Margaret Mead, Anthropologist: Theories & Overview

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  • 0:01 Early Life
  • 1:01 Educational Journey
  • 1:58 Society's Influence on…
  • 2:44 Gender Consciousness &…
  • 3:36 Personal & Professional Life
  • 4:57 Lesson Summary
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Lesson Transcript
Instructor: Diane Davis
Study the life and work of the anthropologist Margaret Mead, and learn how her observations and theories have influenced the areas of anthropology, psychology, and women's rights.

Early Life

Margaret Mead was born in Philadelphia on December 16, 1901, and grew up in a household that included three generations of educators. She was the oldest of five children. Her parents were social scientists who placed great emphasis on education and social issues. Her mother was a well-educated social reformer, and her father was an economist and a professor at the Wharton School of Finance and Commerce at the University of Pennsylvania.

Margaret was home-schooled by her grandmother for much of her childhood. She was observed by her mother and grandmother and was encouraged to observe and record the development of her younger siblings. Margaret learned early to be a keen observer of the world around her. The family moved frequently, so at a young age, Margaret had to adjust to many changes in surroundings and people. She learned that it was necessary to write things down, keeping track of neighbors' names and addresses and the medical histories of herself and her siblings.

Educational Journey

Margaret attended the all-women's Barnard College in New York City in 1920. After taking classes in anthropology with Franz Boas (1858-1942), often considered the father of modern American anthropology, and his teaching assistant, Ruth Benedict (1887-1948), she decided to become an anthropologist. An anthropologist studies all types of cultures.

Margaret earned her PhD from Columbia University in 1929. Boas and Benedict gave her a goal to document cultures before they disappeared. Mead and Benedict soon became colleagues and developed a lasting friendship. They exchanged ideas and read all of each other's writings until Benedict's death in 1948.

As an anthropologist, Margaret sought to apply the principles of anthropology and the social sciences to social problems and issues, such as world hunger, childhood education, and mental health. She was constantly observing and gathering information in all kinds of settings.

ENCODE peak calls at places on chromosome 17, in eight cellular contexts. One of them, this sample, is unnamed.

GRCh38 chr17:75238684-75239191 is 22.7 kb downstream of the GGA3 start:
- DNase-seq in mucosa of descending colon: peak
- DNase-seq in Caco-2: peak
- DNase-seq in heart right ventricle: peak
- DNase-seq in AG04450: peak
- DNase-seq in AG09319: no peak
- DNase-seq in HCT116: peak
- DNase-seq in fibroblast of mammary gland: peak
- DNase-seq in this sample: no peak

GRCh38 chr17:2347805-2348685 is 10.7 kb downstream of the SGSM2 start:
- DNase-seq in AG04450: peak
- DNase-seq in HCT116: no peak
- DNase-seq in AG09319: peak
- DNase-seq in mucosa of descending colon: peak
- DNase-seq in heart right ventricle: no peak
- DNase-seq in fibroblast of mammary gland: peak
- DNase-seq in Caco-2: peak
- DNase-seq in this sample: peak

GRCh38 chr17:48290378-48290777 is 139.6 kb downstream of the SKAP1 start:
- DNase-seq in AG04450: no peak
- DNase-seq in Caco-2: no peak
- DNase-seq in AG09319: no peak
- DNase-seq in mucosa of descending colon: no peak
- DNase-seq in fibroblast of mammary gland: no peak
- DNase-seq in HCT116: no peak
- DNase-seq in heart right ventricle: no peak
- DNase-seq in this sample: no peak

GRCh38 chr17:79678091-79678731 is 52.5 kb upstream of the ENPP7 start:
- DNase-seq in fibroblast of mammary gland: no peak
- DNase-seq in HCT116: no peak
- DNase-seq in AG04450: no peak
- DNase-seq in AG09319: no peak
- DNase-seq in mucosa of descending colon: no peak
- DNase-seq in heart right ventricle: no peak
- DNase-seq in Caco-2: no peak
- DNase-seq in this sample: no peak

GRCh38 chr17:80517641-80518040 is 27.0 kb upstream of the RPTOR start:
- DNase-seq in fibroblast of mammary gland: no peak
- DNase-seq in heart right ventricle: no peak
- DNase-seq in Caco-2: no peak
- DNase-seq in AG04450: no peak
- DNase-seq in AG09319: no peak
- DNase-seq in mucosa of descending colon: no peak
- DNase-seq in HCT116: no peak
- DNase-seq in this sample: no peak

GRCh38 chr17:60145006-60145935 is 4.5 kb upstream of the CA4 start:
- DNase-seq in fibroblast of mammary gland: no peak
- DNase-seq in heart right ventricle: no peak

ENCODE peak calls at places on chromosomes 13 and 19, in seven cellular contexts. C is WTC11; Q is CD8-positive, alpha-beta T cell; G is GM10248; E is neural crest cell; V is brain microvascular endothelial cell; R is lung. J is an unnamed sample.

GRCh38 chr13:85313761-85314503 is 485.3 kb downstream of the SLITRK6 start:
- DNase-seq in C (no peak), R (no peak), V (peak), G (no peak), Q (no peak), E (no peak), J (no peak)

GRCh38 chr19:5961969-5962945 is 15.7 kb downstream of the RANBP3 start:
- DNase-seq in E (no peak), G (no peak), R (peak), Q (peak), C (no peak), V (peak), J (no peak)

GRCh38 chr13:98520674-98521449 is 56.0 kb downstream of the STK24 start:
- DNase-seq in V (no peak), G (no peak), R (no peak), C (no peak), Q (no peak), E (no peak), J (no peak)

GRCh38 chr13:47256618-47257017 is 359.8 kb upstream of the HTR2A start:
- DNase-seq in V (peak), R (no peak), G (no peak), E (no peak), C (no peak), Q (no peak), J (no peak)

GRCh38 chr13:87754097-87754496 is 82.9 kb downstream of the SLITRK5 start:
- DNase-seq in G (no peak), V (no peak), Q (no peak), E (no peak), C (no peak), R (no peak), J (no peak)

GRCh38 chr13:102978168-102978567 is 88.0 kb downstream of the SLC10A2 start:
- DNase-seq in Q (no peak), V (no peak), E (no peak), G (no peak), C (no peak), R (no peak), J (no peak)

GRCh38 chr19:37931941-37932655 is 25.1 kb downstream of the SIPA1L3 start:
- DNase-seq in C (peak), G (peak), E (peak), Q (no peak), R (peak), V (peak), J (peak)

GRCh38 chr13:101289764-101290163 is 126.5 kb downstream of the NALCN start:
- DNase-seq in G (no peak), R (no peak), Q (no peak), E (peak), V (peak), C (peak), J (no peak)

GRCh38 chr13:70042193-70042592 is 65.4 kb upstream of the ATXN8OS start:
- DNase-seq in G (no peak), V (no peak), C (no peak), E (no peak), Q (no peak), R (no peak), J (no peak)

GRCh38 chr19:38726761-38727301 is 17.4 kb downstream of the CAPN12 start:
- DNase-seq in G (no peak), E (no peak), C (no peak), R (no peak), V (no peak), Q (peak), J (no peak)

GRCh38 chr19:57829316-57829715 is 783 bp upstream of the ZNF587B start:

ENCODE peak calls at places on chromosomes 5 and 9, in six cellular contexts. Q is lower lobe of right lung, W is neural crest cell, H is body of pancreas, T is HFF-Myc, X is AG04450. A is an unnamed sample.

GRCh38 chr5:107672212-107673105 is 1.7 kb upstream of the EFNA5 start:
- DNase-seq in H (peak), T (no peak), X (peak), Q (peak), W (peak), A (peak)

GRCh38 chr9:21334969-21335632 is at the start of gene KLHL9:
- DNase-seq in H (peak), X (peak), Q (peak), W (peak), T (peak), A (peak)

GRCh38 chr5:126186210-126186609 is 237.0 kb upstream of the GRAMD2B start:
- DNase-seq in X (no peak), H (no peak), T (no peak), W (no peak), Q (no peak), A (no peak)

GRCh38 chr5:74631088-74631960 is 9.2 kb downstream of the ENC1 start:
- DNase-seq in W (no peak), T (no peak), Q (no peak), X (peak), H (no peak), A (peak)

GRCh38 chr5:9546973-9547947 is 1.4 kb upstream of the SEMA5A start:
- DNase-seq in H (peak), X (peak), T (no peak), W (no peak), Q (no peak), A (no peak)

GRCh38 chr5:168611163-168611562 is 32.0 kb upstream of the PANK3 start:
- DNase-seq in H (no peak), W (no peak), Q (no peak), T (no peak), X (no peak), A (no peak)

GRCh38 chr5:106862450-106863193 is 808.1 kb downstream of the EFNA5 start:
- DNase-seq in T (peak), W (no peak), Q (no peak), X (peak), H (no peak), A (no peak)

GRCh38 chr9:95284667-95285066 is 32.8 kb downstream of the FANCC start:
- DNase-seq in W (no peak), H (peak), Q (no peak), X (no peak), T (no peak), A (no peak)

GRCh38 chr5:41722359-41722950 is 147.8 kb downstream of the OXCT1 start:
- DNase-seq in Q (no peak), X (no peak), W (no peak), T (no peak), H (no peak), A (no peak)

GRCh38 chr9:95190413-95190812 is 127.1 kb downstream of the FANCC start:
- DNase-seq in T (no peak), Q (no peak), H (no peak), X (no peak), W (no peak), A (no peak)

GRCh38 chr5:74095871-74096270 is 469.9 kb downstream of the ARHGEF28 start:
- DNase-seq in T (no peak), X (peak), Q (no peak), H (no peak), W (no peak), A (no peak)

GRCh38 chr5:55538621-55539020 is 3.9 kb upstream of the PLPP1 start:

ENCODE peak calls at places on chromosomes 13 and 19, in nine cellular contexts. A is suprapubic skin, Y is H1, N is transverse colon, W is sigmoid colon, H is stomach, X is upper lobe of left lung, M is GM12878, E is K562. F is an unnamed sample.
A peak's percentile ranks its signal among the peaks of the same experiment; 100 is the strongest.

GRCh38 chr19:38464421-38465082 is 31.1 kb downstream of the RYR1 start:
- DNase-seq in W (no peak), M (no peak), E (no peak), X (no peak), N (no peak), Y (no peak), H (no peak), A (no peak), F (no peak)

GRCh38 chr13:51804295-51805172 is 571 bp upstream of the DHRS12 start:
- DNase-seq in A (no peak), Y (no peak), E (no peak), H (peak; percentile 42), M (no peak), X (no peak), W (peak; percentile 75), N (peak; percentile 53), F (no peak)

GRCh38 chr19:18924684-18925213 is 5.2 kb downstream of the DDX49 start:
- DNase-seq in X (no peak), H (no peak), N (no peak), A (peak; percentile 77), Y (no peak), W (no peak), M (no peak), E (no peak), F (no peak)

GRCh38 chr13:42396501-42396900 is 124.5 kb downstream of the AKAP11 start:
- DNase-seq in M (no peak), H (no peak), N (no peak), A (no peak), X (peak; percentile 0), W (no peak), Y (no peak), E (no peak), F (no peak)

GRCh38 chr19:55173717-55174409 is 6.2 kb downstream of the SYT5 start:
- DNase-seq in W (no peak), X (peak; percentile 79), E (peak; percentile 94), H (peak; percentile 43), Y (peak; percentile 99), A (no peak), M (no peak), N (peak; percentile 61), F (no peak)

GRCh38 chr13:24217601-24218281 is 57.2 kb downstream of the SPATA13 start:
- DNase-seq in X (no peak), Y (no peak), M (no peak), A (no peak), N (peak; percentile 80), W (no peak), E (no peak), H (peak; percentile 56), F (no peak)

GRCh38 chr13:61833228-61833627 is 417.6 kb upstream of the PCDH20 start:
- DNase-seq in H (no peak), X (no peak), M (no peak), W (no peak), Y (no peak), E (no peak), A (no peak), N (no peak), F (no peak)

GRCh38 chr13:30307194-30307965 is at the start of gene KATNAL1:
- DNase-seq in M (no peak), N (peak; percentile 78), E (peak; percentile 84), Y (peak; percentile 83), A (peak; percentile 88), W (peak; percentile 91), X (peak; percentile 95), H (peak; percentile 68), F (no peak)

Society's Influence on Gender Roles

As a graduate student, fieldwork sent Margaret to Samoa, where she was able to observe and compare Samoan adolescent girls to American adolescent girls. She made the observation that society dictates personality more than genetics or biology. Samoan women spent time dating and participating in casual sex before they settled down to raise families, without any consequence on their future.

Margaret published her first book when she returned from her studies. The book was titled Coming of Age in Samoa, and in it she theorized that gender roles are created by societal influences and not anything biological. These theories helped influence the way that women behave today in a variety of situations, such as in dating and in relationships with men.

Gender Consciousness and Imprinting

During her research among three tribes in New Guinea, Margaret did pioneering work on gender consciousness. She sought to discover to what extent temperamental differences between the sexes were culturally determined rather than innate. Mead found a different pattern of male and female behavior in each of the cultures she studied, all different from gender role expectations in the United States at that time.

In addition, Margaret Mead was the first anthropologist to study child-rearing practices and learning theory within social groups. Based on her observations, she proposed that children learned through imprinting. Imprinting is when children learn by watching adult behavior.

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